‘Calligraffiti’ is the marriage of traditional Arabic calligraphy and modern graffiti to create massive murals on the streets, and intricate canvases and sculpture in the studio. His work focuses on the words he picks for the installations, in harmony with the illusion of movement that the pieces create. He explains that he writes on walls to convey messages to the audience in a shared space while the work is in progress. After the work is completed the conversation is between the individual and the piece.
el Seed’s largest and most famous street piece is the adornment of the Jara Mosque in Gabes, Tunisia. The purpose of the piece transcends just decoration; el Seed explains that he used words of the Quran that promote respect and tolerance for all humankind. el Seed was born in Paris, the son of Tunisian parents. His Parisian graffiti installed in Tunisia is an example of his combined cultural identities between Europe and North Africa. As eL Seed’s personal worlds collide through his art, he also tends to affect the often-diverse communities where he installs his work. This piece was inspired in part by the social and political unrest happening at the time in Tunisia.
His most recent piece is a mural that spans across 50 buildings in the neighborhood of Zaraeeb, in Cairo, called Perception. It is a play on visual perception, as one can only see the full mural from a specific point on the Mokattam Mountain, about 15 km away from the site. The calligraphy within the lettering are the words of Saint Athanasia, and they read, “إن أراد أحد أن يبصر نور الشمس، فإن عليه أن يمسح عينيه”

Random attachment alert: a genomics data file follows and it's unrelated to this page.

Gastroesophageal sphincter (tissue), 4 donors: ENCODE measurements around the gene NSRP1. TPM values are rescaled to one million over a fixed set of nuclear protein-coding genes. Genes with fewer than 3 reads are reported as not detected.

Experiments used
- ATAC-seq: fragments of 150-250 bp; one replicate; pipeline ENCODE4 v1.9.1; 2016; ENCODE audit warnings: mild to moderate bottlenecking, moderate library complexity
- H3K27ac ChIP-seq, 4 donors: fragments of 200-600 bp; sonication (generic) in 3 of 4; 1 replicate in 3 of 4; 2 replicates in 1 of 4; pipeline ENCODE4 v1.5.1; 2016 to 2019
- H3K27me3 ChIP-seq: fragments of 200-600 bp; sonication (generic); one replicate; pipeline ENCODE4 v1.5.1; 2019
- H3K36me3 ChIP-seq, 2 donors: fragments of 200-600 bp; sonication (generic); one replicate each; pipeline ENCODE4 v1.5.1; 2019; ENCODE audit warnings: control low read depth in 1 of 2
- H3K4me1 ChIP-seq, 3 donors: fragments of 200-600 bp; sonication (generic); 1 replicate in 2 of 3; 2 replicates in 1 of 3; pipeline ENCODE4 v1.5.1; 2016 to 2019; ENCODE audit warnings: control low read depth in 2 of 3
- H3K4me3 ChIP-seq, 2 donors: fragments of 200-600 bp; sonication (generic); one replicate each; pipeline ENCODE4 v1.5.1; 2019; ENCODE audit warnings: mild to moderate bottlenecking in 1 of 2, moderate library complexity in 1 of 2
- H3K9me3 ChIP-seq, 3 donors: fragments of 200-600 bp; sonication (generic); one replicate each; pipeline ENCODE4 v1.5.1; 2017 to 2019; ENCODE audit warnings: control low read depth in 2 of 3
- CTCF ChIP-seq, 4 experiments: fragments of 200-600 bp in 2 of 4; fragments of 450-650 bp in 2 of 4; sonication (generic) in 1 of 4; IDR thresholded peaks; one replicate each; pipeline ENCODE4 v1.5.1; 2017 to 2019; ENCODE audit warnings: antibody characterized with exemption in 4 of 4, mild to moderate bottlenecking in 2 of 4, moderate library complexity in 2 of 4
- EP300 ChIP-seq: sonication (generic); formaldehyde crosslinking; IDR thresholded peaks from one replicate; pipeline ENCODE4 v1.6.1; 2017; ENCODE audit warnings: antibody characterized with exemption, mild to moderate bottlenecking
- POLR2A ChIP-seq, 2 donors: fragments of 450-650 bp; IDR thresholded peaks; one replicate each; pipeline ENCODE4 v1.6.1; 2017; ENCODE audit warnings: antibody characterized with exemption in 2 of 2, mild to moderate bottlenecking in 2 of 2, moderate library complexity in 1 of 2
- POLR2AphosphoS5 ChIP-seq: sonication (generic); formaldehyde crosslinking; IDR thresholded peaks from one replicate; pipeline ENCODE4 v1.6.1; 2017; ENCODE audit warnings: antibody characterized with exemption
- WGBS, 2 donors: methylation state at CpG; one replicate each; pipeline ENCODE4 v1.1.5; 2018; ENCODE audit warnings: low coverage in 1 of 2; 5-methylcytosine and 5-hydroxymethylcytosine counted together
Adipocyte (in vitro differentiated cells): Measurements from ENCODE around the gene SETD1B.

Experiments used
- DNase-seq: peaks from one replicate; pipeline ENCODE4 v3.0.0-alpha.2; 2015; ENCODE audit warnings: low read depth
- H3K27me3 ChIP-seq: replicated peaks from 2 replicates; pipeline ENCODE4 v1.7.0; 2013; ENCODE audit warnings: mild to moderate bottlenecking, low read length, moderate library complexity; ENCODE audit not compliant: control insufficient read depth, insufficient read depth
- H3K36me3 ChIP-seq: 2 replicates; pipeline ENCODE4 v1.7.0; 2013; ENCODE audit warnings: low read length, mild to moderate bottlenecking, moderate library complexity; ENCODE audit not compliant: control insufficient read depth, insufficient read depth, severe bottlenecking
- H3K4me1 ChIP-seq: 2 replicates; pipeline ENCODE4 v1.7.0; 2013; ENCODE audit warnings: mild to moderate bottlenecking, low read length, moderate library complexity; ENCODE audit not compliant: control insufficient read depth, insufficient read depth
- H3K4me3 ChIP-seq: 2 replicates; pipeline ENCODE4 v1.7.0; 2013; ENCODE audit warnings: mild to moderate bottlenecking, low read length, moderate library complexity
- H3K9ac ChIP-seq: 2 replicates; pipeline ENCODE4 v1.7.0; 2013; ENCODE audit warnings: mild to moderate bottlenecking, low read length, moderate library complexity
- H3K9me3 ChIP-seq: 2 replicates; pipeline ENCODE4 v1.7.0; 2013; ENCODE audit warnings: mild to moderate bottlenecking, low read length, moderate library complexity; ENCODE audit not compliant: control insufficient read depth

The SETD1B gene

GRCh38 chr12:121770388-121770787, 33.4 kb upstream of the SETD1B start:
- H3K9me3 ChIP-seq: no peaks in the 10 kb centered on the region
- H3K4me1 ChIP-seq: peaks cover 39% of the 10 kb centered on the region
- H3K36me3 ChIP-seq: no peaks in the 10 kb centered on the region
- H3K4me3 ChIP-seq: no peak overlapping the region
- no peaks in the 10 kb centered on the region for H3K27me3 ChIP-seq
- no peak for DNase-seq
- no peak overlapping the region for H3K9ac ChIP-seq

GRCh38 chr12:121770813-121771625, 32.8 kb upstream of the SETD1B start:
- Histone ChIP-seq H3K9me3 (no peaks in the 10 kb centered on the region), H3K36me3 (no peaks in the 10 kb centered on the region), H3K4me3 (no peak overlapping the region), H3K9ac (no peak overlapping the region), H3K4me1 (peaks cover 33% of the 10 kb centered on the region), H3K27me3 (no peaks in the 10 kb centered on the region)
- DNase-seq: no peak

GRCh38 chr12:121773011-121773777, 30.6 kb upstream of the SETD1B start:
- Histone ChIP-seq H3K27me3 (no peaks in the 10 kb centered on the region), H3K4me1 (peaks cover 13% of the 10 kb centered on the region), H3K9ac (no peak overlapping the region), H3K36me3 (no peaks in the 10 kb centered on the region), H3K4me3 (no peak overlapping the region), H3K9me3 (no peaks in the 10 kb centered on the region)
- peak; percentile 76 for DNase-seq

With his work, eL Seed challenges the common misconceptions about the neighborhood, breaking down existing social barriers and bringing his unique art to one of the poorest areas of Cairo. eL Seed remarks that although the community has a bad reputation due to the people’s way of life, as they collect Cairo’s trash to recycle it. He highlights the fact that the people of Zaraeeb are the cleaners of Cairo, despite being called Zabaleen which directly translates to “the garbage people.” The people of the community welcomed eL Seed and his team, and as well as offering their hospitality they were eager to help with the project.
In a statement eL Seed remarks, “In my new project ‘Perception’ I am questioning the level of judgment and misconception society can unconsciously have upon a community based on their differences.”
“They don’t live in the garbage but from the garbage; and not their garbage, but the garbage of the whole city. They are the one who clean the city of Cairo.”